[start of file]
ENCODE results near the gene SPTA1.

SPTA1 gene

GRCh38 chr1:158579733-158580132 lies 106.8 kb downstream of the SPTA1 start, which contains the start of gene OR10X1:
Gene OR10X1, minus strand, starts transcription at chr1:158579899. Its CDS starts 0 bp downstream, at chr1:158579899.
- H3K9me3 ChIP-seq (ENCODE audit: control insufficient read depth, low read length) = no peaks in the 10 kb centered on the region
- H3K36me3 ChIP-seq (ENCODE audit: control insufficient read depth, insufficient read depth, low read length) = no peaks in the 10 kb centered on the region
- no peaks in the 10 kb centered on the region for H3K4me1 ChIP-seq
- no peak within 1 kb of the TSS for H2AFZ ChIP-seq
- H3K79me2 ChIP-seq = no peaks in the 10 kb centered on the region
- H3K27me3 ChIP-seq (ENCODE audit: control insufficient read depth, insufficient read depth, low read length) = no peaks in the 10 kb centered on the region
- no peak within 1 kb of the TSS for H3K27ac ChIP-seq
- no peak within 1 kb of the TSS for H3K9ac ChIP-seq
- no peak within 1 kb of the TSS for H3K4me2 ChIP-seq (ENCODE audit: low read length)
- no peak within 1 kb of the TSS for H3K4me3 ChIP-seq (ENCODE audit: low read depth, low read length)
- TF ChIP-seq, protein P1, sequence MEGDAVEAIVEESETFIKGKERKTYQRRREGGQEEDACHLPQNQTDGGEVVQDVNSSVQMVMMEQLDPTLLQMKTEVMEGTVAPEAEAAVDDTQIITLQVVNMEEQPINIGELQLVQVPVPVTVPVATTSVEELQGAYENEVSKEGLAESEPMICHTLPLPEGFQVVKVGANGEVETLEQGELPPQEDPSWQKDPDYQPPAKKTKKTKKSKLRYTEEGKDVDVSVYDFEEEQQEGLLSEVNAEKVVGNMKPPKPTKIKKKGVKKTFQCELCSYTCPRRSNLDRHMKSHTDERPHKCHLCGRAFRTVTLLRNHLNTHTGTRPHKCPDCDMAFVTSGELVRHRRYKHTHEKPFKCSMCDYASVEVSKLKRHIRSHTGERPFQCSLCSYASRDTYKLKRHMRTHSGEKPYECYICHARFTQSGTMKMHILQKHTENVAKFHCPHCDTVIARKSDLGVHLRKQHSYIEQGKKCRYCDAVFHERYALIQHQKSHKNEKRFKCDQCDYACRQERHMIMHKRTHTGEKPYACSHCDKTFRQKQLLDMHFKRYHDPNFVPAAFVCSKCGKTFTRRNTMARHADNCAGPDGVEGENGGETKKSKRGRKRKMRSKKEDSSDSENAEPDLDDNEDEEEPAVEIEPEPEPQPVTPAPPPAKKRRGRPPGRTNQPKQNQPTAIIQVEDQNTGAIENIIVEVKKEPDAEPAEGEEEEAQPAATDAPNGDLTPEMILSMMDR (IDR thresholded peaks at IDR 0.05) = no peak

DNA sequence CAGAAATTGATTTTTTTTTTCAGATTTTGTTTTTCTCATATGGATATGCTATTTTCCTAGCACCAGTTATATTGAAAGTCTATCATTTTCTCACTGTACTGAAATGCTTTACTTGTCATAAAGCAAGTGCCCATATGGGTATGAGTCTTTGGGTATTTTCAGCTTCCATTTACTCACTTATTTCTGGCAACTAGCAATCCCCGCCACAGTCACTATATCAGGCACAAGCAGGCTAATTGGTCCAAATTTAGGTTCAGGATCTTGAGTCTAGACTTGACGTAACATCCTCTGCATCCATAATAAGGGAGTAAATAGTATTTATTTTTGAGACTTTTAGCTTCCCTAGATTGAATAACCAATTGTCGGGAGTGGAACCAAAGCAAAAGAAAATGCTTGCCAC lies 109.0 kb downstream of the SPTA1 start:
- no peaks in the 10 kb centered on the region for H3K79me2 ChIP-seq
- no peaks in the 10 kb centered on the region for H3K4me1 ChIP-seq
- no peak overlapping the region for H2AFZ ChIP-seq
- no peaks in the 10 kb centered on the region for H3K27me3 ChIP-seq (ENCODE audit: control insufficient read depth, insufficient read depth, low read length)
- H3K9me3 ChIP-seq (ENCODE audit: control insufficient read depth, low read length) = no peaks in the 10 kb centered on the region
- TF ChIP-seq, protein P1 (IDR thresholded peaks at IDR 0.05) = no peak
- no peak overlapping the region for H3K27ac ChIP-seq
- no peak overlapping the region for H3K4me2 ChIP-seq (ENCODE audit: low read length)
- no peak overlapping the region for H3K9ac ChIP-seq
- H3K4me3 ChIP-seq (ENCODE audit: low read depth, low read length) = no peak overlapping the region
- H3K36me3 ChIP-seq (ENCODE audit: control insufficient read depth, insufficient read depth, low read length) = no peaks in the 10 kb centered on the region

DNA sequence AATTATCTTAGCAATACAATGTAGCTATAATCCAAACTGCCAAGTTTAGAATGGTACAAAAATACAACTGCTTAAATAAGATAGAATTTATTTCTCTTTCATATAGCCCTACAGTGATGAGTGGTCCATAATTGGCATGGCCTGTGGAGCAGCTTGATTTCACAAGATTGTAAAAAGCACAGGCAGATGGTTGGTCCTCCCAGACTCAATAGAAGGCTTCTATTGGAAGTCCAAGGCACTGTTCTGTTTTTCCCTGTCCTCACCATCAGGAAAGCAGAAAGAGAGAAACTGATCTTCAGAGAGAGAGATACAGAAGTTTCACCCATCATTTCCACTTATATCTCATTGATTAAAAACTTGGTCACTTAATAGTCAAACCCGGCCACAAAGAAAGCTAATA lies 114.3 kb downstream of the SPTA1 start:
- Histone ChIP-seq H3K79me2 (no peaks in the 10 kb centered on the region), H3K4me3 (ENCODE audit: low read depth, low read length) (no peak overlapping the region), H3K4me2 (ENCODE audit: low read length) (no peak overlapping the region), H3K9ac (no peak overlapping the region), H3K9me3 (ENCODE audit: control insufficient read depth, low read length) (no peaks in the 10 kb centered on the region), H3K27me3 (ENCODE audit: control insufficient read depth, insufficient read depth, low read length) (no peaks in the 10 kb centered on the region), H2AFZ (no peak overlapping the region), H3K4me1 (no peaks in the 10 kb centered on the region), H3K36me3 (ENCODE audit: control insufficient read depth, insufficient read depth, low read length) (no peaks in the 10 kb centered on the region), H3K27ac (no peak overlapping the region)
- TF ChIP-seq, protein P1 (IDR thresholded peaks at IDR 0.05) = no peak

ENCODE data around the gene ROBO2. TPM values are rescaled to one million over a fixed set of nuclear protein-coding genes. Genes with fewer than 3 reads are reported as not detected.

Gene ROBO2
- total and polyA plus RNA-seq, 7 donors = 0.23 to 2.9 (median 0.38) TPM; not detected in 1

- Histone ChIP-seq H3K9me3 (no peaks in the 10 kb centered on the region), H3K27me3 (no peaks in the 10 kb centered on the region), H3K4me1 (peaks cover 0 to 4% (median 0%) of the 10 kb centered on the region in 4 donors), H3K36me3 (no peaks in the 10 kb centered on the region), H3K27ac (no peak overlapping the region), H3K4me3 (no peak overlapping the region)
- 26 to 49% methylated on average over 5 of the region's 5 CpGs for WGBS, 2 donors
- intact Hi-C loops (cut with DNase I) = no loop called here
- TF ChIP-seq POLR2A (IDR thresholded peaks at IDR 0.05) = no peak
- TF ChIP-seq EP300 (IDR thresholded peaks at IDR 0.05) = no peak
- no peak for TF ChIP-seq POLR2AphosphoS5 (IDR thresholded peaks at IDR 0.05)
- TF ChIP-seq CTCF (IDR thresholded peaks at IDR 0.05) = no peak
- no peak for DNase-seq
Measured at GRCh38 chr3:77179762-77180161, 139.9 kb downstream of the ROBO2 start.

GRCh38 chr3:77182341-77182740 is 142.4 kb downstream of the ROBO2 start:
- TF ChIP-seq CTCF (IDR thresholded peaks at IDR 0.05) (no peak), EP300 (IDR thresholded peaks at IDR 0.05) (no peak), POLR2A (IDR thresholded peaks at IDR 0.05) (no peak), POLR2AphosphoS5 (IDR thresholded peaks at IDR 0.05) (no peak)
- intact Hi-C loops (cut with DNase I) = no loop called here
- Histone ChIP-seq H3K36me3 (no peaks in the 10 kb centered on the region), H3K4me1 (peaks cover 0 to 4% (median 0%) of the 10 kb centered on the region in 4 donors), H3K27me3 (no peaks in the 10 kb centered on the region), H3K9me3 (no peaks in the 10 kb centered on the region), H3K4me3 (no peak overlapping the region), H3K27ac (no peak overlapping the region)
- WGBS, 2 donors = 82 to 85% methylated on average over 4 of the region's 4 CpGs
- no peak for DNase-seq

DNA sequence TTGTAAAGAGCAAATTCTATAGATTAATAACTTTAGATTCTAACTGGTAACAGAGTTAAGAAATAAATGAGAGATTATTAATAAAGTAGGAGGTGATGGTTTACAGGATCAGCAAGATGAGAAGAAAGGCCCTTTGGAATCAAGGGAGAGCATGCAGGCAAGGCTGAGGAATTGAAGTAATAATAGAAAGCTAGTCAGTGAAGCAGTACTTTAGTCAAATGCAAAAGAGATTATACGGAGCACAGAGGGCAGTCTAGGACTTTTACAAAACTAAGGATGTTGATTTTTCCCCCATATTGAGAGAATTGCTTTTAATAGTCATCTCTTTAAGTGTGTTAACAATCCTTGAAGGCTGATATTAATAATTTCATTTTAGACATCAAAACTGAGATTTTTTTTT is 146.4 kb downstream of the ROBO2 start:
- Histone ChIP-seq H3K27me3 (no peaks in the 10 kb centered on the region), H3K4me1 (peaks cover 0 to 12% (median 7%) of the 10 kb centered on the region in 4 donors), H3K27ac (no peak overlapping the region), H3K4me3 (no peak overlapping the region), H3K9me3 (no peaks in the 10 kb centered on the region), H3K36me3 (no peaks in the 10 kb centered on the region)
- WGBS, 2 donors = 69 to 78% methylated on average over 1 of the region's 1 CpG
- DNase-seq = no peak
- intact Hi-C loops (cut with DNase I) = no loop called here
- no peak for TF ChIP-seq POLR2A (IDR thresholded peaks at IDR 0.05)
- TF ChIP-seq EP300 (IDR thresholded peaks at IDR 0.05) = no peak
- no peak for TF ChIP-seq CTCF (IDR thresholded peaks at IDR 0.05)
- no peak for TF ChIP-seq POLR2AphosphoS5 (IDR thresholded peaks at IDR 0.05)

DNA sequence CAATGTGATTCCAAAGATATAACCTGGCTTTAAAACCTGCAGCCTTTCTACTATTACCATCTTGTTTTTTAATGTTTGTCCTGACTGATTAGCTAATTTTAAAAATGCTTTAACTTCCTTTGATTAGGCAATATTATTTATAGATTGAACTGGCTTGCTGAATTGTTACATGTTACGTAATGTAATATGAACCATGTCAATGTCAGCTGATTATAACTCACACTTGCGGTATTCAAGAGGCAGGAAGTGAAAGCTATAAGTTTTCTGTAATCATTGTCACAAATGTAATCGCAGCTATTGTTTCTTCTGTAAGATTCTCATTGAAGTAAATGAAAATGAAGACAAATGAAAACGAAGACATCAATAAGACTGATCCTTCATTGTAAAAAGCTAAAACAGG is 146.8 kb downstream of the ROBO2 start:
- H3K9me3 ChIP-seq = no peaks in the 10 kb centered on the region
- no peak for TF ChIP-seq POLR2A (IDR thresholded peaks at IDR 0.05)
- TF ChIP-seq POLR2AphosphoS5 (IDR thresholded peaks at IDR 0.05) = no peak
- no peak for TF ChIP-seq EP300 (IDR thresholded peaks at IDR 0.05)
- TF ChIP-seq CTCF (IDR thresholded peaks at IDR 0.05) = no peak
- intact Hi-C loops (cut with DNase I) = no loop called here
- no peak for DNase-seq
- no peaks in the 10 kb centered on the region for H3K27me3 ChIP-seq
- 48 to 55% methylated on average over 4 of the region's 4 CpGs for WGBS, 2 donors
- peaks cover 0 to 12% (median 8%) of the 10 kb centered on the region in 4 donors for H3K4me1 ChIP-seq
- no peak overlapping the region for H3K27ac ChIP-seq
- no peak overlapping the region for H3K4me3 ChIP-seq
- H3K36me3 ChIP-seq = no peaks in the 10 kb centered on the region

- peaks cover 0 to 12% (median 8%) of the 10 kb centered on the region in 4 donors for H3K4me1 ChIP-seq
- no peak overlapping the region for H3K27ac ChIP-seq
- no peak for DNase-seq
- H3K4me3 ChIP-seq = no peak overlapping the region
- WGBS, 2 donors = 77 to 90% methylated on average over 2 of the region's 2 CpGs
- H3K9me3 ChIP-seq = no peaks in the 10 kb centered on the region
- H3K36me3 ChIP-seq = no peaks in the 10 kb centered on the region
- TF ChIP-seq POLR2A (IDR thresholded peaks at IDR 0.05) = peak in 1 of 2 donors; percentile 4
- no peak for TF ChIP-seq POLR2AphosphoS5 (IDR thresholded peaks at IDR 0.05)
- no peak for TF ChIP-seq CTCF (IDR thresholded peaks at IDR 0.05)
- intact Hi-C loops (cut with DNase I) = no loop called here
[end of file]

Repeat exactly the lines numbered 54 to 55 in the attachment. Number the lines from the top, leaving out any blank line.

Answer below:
- no peak for TF ChIP-seq POLR2A (IDR thresholded peaks at IDR 0.05)
- TF ChIP-seq EP300 (IDR thresholded peaks at IDR 0.05) = no peak